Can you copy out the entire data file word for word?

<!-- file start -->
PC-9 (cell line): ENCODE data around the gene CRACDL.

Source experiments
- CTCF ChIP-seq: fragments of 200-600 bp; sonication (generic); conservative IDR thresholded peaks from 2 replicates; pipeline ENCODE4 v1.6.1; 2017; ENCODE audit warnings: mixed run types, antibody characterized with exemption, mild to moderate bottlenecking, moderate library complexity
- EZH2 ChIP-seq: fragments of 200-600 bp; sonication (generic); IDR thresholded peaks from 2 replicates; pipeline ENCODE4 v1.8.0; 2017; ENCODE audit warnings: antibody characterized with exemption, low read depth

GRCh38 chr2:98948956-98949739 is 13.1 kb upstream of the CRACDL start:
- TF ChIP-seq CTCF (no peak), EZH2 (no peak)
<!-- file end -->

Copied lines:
PC-9 (cell line): ENCODE data around the gene CRACDL.

Source experiments
- CTCF ChIP-seq: fragments of 200-600 bp; sonication (generic); conservative IDR thresholded peaks from 2 replicates; pipeline ENCODE4 v1.6.1; 2017; ENCODE audit warnings: mixed run types, antibody characterized with exemption, mild to moderate bottlenecking, moderate library complexity
- EZH2 ChIP-seq: fragments of 200-600 bp; sonication (generic); IDR thresholded peaks from 2 replicates; pipeline ENCODE4 v1.8.0; 2017; ENCODE audit warnings: antibody characterized with exemption, low read depth

GRCh38 chr2:98948956-98949739 is 13.1 kb upstream of the CRACDL start:
- TF ChIP-seq CTCF (no peak), EZH2 (no peak)